With no point hanging about in the wet we left the Mis and drove north,deeper into the Dolomites, to Val Lucano and with the sky cleared, another great park up.  

   It was yet another picnic area with bar b que’s and tables and benches. We met an Italian couple there who gave us some tips on where to go. The women had lived in Galway and been to Ireland many times. The Italians seem more interested in our licence plate than anywhere else has been and Tranny has been getting many admiring glances. 

Sally had had enough of scrambling on rock and slipping on scree so we devised a hike for the next day from the end of the valley up a forest track for 1000m to a col overlooking the range to the north. So, with the heat that was in it, we were off by 7, past the last houses of the village  

 and their tree trunk flower beds 

 Past more neat piles of riven timber 

 and wayside shrines 

 while the landscape through the trees got loftier  

 we reached what seemed to be an old mill site with more swirling pools  

 and massive cubes of cut stone lying around in a jumble gathering moss. 

Switchbacking up through the shady forest we didn’t notice the build up in heat till we finally rose above the tree line for the final climb up across the lush wildflower filled alpine meadows.  

   Where there was a mountain hut busy with hikers and bikers and a fountain of cool spring water. The views were worthy of the effort.  In the distance we could see a slither of glacier atop Mamalada, the highest of them all.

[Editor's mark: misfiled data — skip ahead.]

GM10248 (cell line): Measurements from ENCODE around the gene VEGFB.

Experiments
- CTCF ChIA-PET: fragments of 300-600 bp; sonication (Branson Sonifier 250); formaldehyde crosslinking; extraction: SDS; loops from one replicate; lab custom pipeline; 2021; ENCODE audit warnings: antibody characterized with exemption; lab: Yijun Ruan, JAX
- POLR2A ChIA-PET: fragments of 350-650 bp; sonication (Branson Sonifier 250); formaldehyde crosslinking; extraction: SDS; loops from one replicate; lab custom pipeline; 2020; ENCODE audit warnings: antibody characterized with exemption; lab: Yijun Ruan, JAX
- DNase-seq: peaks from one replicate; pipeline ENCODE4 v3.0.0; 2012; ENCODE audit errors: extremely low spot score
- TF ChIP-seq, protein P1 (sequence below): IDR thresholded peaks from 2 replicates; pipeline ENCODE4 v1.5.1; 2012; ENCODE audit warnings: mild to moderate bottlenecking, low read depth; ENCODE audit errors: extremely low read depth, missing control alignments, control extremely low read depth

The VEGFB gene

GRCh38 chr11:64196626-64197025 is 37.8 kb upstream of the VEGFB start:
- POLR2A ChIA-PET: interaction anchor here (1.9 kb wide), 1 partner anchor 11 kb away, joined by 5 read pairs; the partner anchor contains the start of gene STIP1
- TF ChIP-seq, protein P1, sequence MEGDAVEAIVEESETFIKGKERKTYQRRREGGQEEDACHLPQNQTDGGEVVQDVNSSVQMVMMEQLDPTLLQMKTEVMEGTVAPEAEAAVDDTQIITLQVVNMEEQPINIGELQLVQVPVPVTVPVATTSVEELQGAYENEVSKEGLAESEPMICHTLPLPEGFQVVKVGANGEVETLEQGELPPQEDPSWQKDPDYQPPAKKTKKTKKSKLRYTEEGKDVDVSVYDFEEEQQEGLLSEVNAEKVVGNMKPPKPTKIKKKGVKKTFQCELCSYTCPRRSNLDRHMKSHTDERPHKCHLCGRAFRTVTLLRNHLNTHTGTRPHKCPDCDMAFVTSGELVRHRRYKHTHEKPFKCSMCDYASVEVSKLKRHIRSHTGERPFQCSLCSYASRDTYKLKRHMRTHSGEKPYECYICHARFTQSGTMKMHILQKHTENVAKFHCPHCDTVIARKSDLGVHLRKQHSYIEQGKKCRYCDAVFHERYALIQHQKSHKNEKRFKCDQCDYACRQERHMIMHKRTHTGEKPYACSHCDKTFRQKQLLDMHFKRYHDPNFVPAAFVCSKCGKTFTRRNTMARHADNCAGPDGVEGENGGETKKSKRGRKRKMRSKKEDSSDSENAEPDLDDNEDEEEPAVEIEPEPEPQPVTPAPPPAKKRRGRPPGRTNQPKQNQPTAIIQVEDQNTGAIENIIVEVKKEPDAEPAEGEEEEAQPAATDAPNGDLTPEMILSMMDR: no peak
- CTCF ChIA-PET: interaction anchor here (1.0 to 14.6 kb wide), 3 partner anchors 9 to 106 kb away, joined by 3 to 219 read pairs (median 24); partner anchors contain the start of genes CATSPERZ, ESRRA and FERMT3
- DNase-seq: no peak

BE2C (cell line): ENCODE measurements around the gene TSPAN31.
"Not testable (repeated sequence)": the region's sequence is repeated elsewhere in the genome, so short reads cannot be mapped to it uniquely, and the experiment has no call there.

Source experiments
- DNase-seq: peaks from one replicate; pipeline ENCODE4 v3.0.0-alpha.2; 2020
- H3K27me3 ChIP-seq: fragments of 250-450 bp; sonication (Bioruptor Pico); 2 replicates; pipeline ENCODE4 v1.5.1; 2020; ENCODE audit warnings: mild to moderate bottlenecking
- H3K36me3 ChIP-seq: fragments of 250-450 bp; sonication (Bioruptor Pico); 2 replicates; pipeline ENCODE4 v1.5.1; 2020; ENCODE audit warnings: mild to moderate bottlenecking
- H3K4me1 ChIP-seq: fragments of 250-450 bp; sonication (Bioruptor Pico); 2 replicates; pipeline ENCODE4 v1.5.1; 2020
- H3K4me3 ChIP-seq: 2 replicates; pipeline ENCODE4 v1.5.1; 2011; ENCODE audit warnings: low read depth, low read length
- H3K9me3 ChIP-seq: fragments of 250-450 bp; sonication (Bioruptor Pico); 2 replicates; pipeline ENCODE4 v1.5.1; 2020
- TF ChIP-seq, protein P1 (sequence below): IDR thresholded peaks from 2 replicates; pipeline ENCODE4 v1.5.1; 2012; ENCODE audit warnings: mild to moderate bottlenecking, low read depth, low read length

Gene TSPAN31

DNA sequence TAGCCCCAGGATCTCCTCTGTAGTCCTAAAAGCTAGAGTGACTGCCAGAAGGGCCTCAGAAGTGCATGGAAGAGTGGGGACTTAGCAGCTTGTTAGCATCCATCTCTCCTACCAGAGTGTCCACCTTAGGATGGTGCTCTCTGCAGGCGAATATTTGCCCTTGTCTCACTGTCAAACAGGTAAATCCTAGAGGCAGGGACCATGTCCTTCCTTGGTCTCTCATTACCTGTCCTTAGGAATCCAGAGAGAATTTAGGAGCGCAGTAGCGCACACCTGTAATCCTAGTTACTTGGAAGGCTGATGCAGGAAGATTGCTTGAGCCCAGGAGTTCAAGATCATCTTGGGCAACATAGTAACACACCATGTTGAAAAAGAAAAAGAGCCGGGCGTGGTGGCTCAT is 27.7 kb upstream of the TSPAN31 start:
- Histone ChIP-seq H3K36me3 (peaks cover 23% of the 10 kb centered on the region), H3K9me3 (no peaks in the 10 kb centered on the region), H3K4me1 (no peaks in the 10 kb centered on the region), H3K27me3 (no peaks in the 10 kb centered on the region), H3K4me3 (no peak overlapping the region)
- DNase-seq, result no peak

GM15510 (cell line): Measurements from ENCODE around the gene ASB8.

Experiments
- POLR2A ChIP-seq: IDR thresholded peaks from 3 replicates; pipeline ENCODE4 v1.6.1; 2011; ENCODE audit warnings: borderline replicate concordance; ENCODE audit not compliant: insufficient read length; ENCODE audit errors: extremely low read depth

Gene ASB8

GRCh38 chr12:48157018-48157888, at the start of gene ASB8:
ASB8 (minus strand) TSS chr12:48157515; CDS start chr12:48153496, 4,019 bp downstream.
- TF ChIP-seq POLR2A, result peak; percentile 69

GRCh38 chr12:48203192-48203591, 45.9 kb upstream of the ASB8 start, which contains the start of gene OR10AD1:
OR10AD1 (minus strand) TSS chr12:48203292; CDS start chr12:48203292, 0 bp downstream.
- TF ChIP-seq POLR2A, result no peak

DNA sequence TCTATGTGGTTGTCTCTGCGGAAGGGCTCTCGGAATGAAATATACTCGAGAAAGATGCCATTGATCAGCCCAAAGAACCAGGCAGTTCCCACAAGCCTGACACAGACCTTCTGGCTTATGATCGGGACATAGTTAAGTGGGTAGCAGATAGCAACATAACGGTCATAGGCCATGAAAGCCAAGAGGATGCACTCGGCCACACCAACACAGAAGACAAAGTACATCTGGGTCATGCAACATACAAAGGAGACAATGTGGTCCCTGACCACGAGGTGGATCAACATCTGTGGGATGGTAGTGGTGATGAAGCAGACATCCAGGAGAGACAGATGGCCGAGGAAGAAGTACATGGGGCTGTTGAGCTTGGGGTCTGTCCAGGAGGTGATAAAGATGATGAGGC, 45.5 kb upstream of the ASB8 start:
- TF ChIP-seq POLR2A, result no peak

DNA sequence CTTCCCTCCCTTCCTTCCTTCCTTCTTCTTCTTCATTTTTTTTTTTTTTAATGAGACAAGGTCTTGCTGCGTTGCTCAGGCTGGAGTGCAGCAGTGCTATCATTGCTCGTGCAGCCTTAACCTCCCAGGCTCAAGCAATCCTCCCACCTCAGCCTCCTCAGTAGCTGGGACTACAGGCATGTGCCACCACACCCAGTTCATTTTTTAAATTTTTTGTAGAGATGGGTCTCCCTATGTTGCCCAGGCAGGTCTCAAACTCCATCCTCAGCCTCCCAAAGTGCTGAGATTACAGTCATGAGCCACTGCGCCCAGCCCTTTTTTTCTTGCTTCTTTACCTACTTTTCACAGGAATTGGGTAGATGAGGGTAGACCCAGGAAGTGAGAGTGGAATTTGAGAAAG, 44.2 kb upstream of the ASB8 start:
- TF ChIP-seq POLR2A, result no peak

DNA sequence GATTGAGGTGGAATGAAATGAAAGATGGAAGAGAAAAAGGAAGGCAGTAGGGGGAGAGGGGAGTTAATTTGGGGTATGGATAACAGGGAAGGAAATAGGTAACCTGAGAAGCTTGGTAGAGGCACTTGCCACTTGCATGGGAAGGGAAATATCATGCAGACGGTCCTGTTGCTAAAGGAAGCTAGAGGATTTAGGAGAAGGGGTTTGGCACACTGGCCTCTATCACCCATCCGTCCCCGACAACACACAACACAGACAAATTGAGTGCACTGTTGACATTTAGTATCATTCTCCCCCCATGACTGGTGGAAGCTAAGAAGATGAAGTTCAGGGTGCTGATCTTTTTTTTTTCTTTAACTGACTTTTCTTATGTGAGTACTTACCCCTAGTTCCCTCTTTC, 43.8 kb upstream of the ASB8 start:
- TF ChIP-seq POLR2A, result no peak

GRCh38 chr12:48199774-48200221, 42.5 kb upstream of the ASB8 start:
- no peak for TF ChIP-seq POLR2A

From the Coll paths led into the high mountains in all directions but we were not prepared to go further and after feasting our eyes and bellys we returned to the old mill for a swim in the cold pools.  

 And above us, in a “privado” area, some new age mud therapy was in progress.  

 The dogs were also keen to cool down at any opportunity and Toby took to ditch bathing.  


With the heat making day long hikes impossible we decided to check out the cable car up from Alleghe, a lakeside town further north up the road. The lake had been created when a massive landslide had blocked off the valley and the rising river waters had flooded 4 hamlets slowly submerging them. A few years later to add insult another landslide into the lake had created a tsunami that took out a load more homes. But all is tranquillity now and the lakeside made another room with a view.  


And finally, the big reveal. The bicycle englobed. By a chestnut tree.